MONSTER CATCH: Greg Elliott with his monster barramundi, caught from the banks of the Calliope River.
MONSTER CATCH: Greg Elliott with his monster barramundi, caught from the banks of the Calliope River. Contributed

Landing monster barramundi a dream come true

IT took three years for keen fisherman Greg Elliott to catch a 120cm monster barramundi.

Mr Elliott, who goes fishing every day, was on the bank of the Calliope River on Saturday when he hauled in the fish that was almost as big as he is.

It was a dream come true.

"It was pretty exciting. I was shaking when I first pulled it in," he said.

"It took three years to catch a fish like that and it was my first big salty. I threw out some livies (mullet) with hooks on them and the big barra smashed it.

"He carried on for 15 minutes and I got him on the bank and then put him back in the water."

Although Mr Elliott didn't weigh the barramundi, he said it needed two men to drag it in.

"This bloke was 100m down the bank from me and saw I needed a hand," he said.

"I was waving my arms and yelling out to him."

Mr Elliott, who is unemployed and looking for a job as a rigger, said he was obsessed with fishing.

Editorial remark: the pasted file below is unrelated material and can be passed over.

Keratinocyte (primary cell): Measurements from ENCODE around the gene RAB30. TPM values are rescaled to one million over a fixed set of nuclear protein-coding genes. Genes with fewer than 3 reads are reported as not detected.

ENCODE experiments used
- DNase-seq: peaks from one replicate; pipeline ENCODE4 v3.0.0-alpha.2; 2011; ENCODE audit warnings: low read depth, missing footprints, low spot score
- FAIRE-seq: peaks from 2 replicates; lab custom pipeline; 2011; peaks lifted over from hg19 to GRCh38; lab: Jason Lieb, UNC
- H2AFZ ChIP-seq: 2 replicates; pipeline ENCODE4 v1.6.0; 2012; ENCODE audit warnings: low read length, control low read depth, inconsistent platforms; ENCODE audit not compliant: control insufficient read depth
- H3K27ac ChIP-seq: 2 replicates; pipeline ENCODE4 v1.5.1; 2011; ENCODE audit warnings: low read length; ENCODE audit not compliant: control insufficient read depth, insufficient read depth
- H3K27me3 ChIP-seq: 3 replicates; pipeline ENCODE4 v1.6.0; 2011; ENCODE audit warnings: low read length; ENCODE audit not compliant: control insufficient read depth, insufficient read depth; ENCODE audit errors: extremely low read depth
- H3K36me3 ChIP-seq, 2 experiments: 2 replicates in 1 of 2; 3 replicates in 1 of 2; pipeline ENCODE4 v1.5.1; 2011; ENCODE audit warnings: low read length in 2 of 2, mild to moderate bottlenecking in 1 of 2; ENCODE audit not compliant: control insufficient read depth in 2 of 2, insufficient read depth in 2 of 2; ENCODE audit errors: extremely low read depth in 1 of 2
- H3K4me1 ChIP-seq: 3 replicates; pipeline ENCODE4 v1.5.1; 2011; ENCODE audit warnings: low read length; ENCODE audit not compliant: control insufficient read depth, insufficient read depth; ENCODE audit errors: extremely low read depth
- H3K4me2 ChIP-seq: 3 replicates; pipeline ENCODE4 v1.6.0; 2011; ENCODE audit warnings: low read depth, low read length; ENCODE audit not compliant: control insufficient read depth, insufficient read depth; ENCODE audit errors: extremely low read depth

"I fish every day. Any river I drive over I stop and throw some lures out," he said.

"It's an addiction and a great pastime."

As if Mr Elliott wasn't happy enough with his big catch, he beat his son's record barramundi catch.

"My son loves fishing too," he said. "He caught one last year and it was 118cm.

"I beat him by 2cm and I am feeding it to him every day."

Mr Elliott, originally from Victoria, said fishing in Gladstone was heaven.

"You don't catch fish like that on the bank back home," he said.

"The barra is the icon of Queensland fishing."



Council votes on next step to fix problem creek

premium_icon Council votes on next step to fix problem creek

State, Federal Governments called on to fund Round Hill Ck dredging.

Drought forces changes to Gladstone organic meat business

premium_icon Drought forces changes to Gladstone organic meat business

Gladstone couple selling grass-fed organic beef.

City's first event of its kind is reaching for the stars

premium_icon City's first event of its kind is reaching for the stars

'Right now Mars is really good to take a look at.'